He had already called Brigstocke to bring him up to speed and to ensure that all the paperwork pertaining to the suicide at Barndale be sent across to his office at Becke House. He had also requested that a copy of the postmortem be faxed to Phil Hendricks as soon as possible. Finally, Thorne had told Brigstocke to make contact with whoever had led the original inquiry into Amin Akhtar’s death and ask the officer to call him immediately.
To his credit, DI Martin Dawes had called back within ten minutes.
“Did you not think it might be a good idea to let us know what had happened to Amin Akhtar?” Thorne asked.
“It wasn’t connected with your manslaughter case.”
“Just as a courtesy, then.”
Dawes was clearly not the type to give ground. “So you always need to know what’s happened to everyone you’ve put away, do you?”
There were a few—the ones who had genuinely scared him—that Thorne would always keep a close eye on, but Dawes had a fair point. Besides, Thorne did not have time for a pissing contest.
“Can you run me through it?”
Dawes told Thorne that Amin Akhtar had killed himself with a drug overdose two months earlier, that he was found dead in Barndale’s hospital wing. His body had been discovered first thing in the morning and he had been pronounced dead at the scene by the YOI doctor.
“What was he doing in the hospital wing?”
“He’d been assaulted four days before by another boy. Had his face sliced open, basically.”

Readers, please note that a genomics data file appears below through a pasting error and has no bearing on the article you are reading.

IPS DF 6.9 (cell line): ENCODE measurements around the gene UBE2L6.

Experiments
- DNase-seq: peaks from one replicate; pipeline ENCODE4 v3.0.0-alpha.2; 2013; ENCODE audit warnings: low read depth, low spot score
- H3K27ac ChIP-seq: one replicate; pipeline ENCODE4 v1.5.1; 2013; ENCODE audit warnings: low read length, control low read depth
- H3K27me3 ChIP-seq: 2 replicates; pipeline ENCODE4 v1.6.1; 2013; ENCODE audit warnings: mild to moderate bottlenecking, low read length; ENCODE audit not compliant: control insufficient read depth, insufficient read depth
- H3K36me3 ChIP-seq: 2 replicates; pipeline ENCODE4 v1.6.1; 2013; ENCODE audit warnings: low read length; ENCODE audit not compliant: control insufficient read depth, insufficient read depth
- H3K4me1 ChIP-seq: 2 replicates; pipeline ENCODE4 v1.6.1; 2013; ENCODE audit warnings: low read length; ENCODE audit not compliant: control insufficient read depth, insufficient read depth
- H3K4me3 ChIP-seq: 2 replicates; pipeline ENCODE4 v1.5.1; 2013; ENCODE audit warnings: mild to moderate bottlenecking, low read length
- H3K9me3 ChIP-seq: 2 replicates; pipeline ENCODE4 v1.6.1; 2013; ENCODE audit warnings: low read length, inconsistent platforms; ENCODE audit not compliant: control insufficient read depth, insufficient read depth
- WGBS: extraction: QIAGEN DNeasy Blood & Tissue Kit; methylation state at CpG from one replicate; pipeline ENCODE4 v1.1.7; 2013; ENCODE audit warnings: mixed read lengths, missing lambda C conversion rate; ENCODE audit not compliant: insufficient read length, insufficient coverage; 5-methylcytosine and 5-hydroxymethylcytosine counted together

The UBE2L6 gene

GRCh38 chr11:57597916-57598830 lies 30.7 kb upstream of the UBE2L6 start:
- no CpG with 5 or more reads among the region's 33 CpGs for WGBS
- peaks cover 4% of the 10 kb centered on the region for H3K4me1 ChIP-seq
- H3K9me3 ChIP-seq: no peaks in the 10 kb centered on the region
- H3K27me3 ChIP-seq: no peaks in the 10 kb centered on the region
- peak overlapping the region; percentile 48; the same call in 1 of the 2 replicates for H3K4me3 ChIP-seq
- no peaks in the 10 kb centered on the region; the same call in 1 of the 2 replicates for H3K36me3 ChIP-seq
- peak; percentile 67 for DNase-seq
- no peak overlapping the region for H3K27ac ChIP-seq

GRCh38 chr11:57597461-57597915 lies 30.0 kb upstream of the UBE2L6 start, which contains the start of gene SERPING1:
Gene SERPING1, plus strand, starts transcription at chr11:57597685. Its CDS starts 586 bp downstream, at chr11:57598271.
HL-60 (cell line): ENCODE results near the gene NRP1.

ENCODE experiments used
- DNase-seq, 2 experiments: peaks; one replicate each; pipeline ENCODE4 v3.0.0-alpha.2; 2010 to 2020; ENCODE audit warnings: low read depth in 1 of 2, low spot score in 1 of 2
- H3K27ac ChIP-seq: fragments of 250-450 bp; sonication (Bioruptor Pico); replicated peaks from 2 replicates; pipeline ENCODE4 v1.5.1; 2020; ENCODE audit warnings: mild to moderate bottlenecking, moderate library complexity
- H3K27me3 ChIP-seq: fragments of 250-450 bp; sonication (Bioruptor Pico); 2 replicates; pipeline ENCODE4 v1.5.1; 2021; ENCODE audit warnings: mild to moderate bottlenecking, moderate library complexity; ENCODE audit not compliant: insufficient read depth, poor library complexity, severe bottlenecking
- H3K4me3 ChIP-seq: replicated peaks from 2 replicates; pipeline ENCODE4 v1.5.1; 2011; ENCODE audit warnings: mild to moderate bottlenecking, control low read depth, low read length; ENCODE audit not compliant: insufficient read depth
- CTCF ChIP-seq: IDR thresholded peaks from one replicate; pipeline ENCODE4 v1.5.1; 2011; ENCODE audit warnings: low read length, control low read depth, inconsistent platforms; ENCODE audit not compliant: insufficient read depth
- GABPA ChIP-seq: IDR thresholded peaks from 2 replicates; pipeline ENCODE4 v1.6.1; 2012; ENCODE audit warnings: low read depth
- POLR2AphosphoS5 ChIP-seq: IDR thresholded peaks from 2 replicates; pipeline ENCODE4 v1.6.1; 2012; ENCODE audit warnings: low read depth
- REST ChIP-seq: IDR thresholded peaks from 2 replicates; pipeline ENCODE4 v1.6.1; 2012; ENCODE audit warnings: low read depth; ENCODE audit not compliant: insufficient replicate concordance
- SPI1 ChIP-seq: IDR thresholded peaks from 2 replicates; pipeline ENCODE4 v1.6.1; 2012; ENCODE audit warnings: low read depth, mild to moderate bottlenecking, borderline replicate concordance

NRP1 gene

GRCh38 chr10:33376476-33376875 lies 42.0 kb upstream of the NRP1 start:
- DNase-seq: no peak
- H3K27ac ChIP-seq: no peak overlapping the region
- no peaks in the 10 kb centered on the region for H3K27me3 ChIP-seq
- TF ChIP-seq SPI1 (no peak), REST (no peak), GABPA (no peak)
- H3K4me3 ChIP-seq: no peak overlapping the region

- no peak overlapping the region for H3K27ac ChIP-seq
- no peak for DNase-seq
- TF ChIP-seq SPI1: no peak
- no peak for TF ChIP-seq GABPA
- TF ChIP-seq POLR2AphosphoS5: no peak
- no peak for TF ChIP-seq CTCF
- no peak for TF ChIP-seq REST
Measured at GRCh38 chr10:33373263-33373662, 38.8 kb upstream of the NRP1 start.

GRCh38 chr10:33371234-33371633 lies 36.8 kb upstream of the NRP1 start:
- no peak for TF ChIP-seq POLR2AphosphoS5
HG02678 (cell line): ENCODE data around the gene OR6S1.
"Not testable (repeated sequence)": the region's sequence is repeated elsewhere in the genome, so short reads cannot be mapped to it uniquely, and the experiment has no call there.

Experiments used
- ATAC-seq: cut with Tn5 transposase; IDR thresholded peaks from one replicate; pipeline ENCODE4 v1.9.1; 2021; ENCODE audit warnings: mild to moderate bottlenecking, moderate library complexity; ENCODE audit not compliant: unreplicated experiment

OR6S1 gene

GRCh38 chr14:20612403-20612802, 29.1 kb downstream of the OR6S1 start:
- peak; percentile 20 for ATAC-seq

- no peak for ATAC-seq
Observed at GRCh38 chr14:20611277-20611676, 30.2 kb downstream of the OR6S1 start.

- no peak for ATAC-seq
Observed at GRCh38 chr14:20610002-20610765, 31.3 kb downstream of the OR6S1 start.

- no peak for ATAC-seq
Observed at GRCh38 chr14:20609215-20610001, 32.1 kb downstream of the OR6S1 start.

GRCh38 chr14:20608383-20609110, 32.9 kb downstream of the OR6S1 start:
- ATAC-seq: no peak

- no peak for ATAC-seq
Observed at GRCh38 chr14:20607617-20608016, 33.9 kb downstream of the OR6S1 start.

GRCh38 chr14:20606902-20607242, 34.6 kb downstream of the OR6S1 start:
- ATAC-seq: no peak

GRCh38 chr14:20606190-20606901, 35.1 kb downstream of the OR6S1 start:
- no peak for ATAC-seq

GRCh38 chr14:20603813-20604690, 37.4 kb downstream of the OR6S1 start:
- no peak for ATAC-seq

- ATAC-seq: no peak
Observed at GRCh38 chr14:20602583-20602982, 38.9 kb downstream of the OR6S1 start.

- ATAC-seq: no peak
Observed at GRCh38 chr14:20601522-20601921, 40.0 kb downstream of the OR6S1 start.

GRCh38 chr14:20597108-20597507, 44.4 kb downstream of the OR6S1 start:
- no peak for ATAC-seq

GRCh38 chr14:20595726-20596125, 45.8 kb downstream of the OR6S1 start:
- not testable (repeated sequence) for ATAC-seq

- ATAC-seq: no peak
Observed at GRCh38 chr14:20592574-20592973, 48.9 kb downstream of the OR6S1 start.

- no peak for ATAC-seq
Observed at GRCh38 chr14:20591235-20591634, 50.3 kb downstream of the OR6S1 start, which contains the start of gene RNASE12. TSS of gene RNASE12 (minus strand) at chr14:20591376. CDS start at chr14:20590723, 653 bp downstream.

“Enough reason to suddenly top himself?” Thorne asked. “I mean he’d already been in there, what, seven months?”
“He’d also been raped,” Dawes said.
“In the hospital wing?”
“Could have been. The pathologist couldn’t be sure exactly when the rape had taken place, but the CCTV camera that should have been covering the area the kid’s room was in had been moved the week before, so anything’s possible.”
“Why was he raped? How the hell should I know?”
“I meant why was the camera moved?”
Dawes laughed. “Sorry…apparently there’d been a lot of stuff going missing from the dispensary, heavy-duty painkillers or what have you, so they stuck the camera on that instead. Akhtar probably knew where the camera was. Knew nobody would be watching when he started popping his pills.”
Thorne thought about that. “No other cameras?”
“One on the entrance to the wing and one inside another of the private rooms. Bugger all on any of them.”
Looking across the playground, Thorne could see Holland talking to Sue Pascoe by the main doors into the school. Holland said something and Pascoe laughed.
“What’s the big drama anyway?” Dawes asked. “Your DCI was a bit vague.”
Thorne guessed that Brigstocke had simply been in a hurry, but saw no reason to keep Dawes in the dark about what was happening. He gave him the highlights.
“I’d love to say I was surprised,” Dawes said.
“The father always looked to me like he was close to the edge. You know what I mean?”
“Why don’t you tell me?”
“Well, for a kickoff he went a bit mental after the inquest, shouting and screaming at the coroner. At anybody who would listen, basically. Going on about a cover-up, telling us we’d got it wrong, all that.”
“When was this?”
“A couple of weeks ago. Yeah, he was definitely cracking up, I reckon.”
Pressed for time as he was, Thorne was not about to let this one go. “Again, you didn’t think it might be worth picking up the phone and letting us know?”
“Letting you know what exactly? That some newsagent was losing the plot? You’re being stupid.”